A separate return must be filed, and any tax due paid, within 30 days after each sale of shares not traded on a local stock exchange and the sale of real property considered to be a capital asset. For a sale of real property considered to be an ordinary asset, a separate return must be filed, and any tax due paid on or before the 10th day following the month of the transaction.

Non-resident aliens engaged in trade or business must file income tax returns.

For income subject to final withholding tax, the taxpayer is not required to file a tax return if such income is their sole income from the Philippines. The withholding agent is responsible for reporting the income and remitting the tax withheld.

Residence status for tax purposes

For foreign nationals, residence is determined by the length and nature of an individual's stay in the Philippines. An alien who comes to the Philippines for a definite purpose that is promptly accomplished is not deemed to be resident. However, if an alien makes their home temporarily in the Philippines because an extended stay may be necessary for the accomplishment of the alien's purpose for coming to the Philippines, the alien becomes a resident even though it may be the alien's intention at all times to return to the alien's domicile abroad when the alien consummates or abandons the purpose of the stay in the Philippines. Aliens who reside in the Philippines with the intention to remain permanently are considered resident. Aliens who acquire residence in the Philippines remain residents until they depart with the intention of abandoning that residence.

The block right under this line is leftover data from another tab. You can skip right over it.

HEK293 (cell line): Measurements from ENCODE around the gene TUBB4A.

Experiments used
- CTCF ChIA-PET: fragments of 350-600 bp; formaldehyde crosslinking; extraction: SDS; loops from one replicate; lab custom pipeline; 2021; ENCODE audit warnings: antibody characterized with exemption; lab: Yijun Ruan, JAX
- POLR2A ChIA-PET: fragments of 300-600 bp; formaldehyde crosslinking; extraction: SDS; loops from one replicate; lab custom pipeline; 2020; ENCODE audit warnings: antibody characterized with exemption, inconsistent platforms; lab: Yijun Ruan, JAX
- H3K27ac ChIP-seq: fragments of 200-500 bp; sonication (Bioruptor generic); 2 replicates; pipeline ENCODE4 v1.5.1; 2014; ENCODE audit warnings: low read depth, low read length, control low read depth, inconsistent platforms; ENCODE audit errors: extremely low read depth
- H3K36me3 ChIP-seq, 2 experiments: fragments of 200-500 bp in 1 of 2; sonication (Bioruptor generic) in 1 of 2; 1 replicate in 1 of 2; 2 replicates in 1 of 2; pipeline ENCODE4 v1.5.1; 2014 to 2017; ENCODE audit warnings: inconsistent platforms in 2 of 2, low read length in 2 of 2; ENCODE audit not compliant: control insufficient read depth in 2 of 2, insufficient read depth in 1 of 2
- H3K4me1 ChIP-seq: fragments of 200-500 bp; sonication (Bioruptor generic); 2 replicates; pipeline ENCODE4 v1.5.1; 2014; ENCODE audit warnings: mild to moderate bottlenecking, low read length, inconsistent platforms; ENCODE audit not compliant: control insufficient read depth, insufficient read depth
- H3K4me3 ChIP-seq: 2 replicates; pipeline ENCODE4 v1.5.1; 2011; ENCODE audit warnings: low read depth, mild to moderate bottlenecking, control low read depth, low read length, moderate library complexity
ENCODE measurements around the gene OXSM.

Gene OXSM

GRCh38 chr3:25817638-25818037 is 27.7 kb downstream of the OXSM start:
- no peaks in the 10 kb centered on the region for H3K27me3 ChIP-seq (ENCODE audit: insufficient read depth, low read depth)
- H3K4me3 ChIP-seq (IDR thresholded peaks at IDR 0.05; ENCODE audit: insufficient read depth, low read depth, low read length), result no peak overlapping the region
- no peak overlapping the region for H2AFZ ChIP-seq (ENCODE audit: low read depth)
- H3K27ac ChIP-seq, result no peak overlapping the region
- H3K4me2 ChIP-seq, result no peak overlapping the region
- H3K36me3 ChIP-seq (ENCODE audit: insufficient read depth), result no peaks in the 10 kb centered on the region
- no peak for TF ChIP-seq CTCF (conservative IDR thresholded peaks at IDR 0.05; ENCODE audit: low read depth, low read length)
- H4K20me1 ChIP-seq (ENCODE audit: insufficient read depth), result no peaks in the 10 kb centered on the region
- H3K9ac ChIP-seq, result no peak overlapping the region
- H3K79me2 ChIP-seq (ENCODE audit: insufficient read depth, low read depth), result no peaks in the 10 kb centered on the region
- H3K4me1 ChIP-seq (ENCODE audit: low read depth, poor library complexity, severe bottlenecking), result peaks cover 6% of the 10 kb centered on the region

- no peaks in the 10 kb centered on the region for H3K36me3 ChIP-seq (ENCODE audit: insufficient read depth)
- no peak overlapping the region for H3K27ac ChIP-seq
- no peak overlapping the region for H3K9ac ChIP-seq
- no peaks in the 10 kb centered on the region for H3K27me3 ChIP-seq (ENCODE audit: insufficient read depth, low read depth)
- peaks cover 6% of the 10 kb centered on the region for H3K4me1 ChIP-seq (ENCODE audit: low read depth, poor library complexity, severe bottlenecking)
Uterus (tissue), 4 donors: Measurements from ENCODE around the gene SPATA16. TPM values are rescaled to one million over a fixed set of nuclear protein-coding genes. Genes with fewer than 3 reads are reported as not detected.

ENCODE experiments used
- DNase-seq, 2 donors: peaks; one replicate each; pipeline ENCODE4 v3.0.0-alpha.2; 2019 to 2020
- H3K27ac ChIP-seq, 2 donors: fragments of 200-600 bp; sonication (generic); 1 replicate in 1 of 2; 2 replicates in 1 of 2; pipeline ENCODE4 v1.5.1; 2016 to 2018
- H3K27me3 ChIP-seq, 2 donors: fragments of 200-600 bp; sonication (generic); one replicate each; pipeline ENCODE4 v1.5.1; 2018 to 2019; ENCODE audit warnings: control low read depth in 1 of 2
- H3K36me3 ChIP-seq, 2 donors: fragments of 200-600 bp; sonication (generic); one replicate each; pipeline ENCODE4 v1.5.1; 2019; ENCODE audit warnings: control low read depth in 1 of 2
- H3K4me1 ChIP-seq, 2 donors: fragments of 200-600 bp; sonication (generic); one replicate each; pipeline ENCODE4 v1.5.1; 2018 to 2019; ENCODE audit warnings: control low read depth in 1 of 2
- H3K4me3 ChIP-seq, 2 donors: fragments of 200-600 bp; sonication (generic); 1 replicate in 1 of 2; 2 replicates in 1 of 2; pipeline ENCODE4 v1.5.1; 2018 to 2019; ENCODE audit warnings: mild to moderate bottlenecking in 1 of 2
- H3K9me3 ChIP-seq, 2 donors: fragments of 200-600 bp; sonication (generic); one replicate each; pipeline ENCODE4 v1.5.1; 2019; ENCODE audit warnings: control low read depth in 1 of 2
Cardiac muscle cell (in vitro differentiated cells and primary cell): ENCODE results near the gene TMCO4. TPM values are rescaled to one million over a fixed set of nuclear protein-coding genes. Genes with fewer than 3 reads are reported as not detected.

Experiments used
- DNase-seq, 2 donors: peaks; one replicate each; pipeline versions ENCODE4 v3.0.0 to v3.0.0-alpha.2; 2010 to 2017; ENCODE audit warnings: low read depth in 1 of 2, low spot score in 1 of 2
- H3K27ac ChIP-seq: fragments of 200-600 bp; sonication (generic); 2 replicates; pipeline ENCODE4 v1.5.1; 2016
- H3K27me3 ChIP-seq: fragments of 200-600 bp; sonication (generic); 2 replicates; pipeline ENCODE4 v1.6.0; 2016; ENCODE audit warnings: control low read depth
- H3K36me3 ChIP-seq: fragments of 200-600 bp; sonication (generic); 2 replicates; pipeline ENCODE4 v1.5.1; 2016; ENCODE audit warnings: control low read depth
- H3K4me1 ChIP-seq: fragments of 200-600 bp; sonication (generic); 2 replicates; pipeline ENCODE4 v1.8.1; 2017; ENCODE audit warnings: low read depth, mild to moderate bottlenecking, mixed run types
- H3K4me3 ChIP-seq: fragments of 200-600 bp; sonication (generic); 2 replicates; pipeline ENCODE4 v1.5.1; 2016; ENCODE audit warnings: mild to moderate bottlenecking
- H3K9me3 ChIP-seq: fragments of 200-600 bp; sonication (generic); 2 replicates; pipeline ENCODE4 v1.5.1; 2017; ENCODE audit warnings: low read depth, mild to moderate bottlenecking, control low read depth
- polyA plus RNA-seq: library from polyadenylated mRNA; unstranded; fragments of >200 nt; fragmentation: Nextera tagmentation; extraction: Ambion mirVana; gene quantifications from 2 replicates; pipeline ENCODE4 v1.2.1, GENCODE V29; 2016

Non-resident aliens are classified as either engaged or not engaged in trade or business in the Philippines. A non-resident alien who stays in the Philippines for more than a total of 180 days during any calendar year is deemed to be engaged in trade or business in the Philippines; any other non-resident alien is deemed to be not engaged in trade or business in the Philippines.

Capital gains

In general, capital gains are included in an individuals' regular taxable income and are subject to tax at the usual rates. The gain is the excess of the amount realised from the disposal of the asset over the adjusted basis. If the asset is held for 12 months or less prior to disposal, the entire gain or loss is reported. For assets held longer than 12 months, 50% of the gain or loss is reported. The holding period rules do not apply to capital gains derived from the sale of real property in the Philippines or shares of stock in a domestic corporation.

Capital losses are deductible only to the extent of capital gains. Losses carried over are treated as short-term capital losses. Losses incurred from wash sales of stocks or securities are not deductible, unless incurred by a dealer in the ordinary course of business. This rule does not apply to shares of stock in a domestic corporation or to sale of real property described below.